Claiming he’s not feeling at his best, Fabio Aru (UAE Team Emirates) has declined a spot on the Italian team for Sunday’s road race at the 2018 UCI Road World Championships in Innsbruck.

Aru raced last at the Memorial Marco Pantani on Saturday, the second-to-last finisher in 54th place, 4:04 down on winner Davide Ballerini (Androni Giocattoli – Sidermec). The Italian one-day was Aru’s first race since the Vuelta a Espana, where he finished 23rd overall after crashing heavily on a descent during stage 17.

Italian coach Davide Cassani had earlier confirmed Aru as part of a seven-rider group announced on September 17, with the final rider on the eight-rider roster to be named later this week. Instead of naming one rider, however, both Gianluca Brambilla and Dario Cataldo have been added to the roster and Aru removed.


The revised roster includes Brambilla, Cataldo, Damiano Caruso, Alessandro De Marchi, Gianni Moscon, Vincenzo Nibali, Franco Pellizotti and Domenico Pozzovivo.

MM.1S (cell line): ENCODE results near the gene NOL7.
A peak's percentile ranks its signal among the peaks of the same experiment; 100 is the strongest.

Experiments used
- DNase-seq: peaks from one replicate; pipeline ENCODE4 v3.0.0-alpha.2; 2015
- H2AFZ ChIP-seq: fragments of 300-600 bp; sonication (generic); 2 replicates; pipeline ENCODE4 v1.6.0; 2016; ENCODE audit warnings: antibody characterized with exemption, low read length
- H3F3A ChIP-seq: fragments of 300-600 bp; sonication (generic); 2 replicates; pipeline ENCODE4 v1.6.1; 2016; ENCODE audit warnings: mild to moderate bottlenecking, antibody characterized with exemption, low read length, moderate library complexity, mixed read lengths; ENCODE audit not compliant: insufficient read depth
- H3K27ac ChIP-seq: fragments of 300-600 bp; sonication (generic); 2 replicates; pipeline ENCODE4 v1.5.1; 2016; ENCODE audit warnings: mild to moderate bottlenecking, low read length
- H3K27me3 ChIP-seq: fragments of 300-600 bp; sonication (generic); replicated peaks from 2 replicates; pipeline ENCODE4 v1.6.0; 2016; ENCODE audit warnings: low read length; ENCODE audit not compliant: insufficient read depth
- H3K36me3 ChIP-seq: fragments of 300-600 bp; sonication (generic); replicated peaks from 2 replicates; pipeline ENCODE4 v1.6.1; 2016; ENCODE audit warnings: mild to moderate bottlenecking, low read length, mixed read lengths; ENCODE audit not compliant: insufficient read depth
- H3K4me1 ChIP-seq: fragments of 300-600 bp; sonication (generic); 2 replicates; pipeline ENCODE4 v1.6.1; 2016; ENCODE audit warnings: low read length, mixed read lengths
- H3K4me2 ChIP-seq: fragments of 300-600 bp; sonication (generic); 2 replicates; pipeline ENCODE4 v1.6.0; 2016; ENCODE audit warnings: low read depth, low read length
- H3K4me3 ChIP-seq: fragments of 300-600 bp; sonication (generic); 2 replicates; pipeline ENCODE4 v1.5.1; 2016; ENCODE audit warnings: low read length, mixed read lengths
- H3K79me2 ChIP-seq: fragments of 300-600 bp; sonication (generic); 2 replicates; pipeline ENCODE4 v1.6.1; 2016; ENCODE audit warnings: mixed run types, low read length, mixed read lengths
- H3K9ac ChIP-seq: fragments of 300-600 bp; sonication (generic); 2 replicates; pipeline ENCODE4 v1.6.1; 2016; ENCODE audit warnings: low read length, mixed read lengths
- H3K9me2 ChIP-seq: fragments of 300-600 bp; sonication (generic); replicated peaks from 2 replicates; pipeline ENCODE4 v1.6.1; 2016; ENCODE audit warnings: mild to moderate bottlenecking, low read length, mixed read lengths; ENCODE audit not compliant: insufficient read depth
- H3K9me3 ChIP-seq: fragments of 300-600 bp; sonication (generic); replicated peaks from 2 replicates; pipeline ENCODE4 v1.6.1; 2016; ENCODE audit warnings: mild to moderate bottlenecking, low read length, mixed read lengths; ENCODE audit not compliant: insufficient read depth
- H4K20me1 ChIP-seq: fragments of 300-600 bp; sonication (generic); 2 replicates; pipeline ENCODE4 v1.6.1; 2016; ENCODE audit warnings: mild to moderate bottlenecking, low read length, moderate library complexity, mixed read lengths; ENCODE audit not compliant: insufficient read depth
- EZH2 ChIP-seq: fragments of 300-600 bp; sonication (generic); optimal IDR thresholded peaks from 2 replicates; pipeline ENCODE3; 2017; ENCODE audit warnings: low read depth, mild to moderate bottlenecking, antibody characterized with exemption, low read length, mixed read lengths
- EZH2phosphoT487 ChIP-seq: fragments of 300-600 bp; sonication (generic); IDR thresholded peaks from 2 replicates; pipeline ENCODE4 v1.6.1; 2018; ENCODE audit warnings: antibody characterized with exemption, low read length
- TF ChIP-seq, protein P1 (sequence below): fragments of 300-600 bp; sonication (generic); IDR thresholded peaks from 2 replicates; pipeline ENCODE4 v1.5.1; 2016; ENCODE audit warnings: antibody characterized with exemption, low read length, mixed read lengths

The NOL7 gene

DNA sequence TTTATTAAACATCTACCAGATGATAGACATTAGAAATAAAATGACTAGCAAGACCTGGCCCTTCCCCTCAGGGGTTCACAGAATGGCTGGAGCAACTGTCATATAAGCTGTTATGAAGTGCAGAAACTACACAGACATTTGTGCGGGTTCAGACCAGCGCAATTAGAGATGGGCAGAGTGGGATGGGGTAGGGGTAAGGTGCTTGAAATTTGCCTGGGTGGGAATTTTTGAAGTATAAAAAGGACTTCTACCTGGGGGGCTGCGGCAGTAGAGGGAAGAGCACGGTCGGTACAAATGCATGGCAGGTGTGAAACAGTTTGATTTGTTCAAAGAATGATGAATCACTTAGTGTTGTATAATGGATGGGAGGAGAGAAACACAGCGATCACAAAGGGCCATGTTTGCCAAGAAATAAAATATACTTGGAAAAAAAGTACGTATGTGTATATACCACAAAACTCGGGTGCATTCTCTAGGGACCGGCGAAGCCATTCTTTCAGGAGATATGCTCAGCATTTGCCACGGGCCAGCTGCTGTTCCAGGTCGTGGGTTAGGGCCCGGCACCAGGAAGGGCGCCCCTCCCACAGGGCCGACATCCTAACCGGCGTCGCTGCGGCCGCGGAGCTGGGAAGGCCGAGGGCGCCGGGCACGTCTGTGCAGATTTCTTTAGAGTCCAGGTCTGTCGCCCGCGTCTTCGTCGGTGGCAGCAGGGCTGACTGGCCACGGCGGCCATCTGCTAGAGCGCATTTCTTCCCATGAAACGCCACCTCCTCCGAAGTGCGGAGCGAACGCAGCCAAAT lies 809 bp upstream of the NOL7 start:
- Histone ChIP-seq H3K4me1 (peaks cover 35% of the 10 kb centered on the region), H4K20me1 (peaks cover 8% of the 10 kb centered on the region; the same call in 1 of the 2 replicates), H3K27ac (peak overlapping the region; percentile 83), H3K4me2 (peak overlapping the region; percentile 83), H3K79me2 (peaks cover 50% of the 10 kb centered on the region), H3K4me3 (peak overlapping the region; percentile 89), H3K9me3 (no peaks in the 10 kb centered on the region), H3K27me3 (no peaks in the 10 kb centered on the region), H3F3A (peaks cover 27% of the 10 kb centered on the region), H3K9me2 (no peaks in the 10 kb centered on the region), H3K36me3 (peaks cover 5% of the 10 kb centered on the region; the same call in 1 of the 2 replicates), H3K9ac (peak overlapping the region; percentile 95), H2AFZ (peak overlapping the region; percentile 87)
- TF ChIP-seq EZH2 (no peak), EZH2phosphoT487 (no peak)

Aru’s absence will put even more pressure on Moscon, who Nibali tipped as the leader of the team after claiming he also was not at 100 per cent after recovering from a broken vertebrae sufferd in the Tour de France. Moscon has been on a tear of good form as of late, winning Coppa Agostoni-Giro delle Brianze on September 15 and Giro della Toscana four days later. Most recently, he was third in Coppa Sabatini-Gran Premio citta di Peccioli on Thursday.

Nibali rode aggressively at the Memorial Pantani race on Saturday but later admitted he is still not at his best and said the Italian team should back Moscon on the hilly parcours in Innsbruck.

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World Championships: Worrack moved by fifth team time trial victory